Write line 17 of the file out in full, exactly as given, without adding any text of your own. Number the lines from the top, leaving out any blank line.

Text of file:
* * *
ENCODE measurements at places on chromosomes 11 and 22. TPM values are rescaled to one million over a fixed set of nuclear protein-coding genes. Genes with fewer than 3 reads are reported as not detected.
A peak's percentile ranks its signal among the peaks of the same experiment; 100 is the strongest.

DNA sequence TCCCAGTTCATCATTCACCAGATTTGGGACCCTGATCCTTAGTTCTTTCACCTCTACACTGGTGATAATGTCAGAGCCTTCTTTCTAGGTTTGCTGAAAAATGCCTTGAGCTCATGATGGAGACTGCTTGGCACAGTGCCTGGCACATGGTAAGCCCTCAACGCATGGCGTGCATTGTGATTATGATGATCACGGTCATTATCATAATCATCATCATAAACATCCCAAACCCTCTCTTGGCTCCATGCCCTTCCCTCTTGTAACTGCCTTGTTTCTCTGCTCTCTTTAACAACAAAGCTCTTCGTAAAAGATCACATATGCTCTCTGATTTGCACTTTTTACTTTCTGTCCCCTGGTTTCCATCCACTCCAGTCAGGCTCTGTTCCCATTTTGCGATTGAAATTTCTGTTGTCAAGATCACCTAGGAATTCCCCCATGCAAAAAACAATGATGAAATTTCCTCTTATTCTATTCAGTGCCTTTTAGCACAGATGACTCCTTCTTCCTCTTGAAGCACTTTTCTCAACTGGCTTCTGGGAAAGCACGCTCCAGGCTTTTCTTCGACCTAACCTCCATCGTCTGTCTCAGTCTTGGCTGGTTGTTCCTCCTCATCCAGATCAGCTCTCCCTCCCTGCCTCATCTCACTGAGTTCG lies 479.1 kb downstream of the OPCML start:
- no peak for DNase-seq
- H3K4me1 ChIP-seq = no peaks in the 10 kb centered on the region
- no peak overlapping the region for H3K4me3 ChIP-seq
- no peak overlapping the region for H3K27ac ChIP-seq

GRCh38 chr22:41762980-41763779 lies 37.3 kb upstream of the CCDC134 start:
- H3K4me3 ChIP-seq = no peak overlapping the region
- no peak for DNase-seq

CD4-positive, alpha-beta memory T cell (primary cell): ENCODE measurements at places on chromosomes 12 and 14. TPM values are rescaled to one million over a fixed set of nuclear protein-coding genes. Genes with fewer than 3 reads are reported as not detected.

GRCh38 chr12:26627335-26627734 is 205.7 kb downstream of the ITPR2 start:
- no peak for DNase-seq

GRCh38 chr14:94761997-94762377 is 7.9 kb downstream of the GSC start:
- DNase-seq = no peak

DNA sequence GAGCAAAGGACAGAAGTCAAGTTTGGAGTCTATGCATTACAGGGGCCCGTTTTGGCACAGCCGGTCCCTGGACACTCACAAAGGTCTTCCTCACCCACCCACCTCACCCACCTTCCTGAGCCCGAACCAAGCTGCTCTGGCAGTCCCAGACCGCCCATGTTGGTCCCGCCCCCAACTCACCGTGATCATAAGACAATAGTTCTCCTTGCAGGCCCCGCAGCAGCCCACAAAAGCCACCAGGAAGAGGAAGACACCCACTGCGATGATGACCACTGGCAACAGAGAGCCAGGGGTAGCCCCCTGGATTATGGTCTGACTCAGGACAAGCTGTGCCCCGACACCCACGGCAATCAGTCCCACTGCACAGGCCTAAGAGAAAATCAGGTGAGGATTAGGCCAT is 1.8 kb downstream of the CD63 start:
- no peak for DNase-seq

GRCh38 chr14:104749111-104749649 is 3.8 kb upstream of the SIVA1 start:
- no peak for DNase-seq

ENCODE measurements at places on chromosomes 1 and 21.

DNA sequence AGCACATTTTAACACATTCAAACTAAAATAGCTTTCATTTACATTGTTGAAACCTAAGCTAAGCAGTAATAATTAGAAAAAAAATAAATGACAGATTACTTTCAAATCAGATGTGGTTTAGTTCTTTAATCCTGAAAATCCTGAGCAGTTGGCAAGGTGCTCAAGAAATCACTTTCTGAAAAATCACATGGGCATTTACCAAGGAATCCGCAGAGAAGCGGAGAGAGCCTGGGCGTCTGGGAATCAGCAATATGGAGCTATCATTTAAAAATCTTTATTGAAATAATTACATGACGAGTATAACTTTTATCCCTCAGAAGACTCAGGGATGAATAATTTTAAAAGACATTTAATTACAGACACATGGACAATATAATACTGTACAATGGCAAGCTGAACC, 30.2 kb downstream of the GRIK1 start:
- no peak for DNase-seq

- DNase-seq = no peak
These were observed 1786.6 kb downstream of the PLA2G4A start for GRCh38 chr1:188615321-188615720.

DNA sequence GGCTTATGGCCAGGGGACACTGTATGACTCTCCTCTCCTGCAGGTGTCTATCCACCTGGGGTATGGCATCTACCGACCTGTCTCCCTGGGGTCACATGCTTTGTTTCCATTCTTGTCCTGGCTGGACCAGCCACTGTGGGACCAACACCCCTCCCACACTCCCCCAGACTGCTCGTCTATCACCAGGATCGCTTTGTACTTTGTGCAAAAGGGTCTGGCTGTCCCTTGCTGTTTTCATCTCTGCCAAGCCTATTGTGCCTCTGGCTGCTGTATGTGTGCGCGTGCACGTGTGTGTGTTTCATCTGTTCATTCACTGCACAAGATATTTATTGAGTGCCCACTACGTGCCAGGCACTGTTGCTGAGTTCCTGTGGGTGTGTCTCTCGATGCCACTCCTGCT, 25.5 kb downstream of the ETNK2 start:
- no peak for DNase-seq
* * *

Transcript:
- no peak for DNase-seq